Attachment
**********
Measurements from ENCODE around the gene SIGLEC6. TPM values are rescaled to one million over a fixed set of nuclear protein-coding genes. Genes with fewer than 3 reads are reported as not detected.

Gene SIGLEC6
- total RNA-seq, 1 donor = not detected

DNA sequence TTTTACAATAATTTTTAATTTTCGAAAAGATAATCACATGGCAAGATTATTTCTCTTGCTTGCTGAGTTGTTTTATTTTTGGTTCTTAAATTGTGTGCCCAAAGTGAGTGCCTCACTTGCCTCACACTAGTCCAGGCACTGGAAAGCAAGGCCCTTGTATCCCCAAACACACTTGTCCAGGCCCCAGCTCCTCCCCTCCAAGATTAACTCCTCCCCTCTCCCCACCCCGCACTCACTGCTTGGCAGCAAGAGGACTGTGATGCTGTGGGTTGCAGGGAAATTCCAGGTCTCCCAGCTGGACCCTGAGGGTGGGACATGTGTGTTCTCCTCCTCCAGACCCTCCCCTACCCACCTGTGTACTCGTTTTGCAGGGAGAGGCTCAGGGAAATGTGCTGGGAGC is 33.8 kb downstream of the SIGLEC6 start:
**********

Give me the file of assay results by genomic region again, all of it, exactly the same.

Measurements from ENCODE around the gene SIGLEC6. TPM values are rescaled to one million over a fixed set of nuclear protein-coding genes. Genes with fewer than 3 reads are reported as not detected.

Gene SIGLEC6
- total RNA-seq, 1 donor = not detected

DNA sequence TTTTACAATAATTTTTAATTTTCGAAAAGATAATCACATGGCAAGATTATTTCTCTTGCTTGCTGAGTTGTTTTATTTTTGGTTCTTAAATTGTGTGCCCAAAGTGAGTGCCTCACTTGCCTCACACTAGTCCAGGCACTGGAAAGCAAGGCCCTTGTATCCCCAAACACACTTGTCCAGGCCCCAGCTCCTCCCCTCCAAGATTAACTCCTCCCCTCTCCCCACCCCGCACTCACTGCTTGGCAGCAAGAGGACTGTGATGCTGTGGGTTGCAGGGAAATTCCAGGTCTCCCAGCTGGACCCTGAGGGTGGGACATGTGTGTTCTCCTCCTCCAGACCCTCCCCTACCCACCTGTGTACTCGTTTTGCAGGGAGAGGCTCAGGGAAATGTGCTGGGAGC is 33.8 kb downstream of the SIGLEC6 start: